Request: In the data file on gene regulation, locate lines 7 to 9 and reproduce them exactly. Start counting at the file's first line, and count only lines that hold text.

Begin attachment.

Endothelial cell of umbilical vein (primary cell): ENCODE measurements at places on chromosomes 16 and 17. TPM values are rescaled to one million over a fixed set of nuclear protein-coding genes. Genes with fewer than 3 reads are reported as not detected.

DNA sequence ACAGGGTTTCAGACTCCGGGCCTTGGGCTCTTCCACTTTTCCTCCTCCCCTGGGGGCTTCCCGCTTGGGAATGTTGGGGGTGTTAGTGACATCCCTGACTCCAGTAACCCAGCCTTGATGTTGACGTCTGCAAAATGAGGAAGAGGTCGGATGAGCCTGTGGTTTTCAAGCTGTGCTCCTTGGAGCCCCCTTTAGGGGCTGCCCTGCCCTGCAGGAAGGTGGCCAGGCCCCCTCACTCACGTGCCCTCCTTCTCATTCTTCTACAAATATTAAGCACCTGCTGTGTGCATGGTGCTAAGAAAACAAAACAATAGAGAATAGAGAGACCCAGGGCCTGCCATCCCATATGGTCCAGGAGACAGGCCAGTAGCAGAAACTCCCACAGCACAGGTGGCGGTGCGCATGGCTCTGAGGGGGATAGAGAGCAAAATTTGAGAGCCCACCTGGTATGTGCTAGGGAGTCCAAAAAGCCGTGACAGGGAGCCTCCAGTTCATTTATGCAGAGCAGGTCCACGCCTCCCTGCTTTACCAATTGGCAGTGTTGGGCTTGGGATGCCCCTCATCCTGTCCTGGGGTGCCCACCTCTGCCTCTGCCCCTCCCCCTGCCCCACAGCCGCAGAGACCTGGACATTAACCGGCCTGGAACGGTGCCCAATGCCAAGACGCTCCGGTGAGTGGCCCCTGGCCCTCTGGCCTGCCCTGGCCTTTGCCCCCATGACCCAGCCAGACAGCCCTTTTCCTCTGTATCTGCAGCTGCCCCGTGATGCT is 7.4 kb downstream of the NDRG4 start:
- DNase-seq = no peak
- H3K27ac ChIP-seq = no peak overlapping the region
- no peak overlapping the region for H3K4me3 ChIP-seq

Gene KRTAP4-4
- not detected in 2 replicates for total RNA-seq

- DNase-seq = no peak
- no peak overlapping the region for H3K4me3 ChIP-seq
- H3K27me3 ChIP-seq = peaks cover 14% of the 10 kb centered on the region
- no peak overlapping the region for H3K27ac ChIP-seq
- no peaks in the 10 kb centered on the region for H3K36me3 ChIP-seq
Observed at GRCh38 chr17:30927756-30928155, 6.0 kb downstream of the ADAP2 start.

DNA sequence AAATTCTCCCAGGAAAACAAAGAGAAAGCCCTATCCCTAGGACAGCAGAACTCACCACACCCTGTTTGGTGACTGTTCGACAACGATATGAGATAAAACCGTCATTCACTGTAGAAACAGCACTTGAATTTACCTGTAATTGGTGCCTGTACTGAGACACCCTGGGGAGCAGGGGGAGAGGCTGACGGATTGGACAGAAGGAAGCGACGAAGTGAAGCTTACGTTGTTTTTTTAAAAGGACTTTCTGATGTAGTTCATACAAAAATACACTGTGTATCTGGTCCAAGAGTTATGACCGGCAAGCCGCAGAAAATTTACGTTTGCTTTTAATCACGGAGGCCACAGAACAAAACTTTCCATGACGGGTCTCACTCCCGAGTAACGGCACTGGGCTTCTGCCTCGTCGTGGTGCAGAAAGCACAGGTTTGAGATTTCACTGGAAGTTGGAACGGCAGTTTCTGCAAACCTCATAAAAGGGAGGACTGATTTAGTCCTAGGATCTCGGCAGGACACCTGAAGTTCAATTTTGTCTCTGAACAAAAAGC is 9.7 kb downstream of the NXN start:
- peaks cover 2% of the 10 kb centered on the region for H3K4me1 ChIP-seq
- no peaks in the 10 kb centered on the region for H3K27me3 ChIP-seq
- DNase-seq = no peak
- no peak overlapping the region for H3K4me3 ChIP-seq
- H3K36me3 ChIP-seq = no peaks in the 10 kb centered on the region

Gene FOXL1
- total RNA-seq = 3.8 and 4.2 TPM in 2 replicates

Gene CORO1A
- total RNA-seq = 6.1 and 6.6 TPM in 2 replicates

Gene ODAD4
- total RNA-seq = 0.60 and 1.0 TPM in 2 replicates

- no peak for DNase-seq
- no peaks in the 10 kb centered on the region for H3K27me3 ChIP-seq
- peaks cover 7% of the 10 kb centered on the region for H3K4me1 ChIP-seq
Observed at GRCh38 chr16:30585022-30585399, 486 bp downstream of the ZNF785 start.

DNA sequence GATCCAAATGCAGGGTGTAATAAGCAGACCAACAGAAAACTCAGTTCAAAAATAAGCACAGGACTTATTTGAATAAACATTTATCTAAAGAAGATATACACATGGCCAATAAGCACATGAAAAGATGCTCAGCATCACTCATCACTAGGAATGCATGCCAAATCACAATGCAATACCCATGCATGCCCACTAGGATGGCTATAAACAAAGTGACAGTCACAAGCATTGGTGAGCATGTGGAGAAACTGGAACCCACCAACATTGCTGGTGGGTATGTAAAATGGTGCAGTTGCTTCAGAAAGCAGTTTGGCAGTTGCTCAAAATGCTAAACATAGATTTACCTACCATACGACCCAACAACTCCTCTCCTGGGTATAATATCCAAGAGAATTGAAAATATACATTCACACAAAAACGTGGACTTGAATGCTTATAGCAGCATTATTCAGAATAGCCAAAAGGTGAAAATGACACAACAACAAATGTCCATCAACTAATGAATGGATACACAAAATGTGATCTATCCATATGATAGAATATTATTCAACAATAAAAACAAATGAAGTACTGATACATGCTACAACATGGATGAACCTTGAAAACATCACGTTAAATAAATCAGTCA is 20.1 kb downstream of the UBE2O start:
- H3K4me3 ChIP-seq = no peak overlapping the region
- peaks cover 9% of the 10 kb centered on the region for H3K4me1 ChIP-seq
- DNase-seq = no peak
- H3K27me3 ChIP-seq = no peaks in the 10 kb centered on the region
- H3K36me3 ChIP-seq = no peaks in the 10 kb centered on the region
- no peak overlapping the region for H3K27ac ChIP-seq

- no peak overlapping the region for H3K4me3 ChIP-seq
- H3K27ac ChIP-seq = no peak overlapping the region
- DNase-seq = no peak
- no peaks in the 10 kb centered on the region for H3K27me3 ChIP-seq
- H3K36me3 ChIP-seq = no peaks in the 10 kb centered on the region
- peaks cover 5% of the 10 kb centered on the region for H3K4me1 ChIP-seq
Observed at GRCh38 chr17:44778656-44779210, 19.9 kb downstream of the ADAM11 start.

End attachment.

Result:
- not detected in 2 replicates for total RNA-seq

- DNase-seq = no peak
- no peak overlapping the region for H3K4me3 ChIP-seq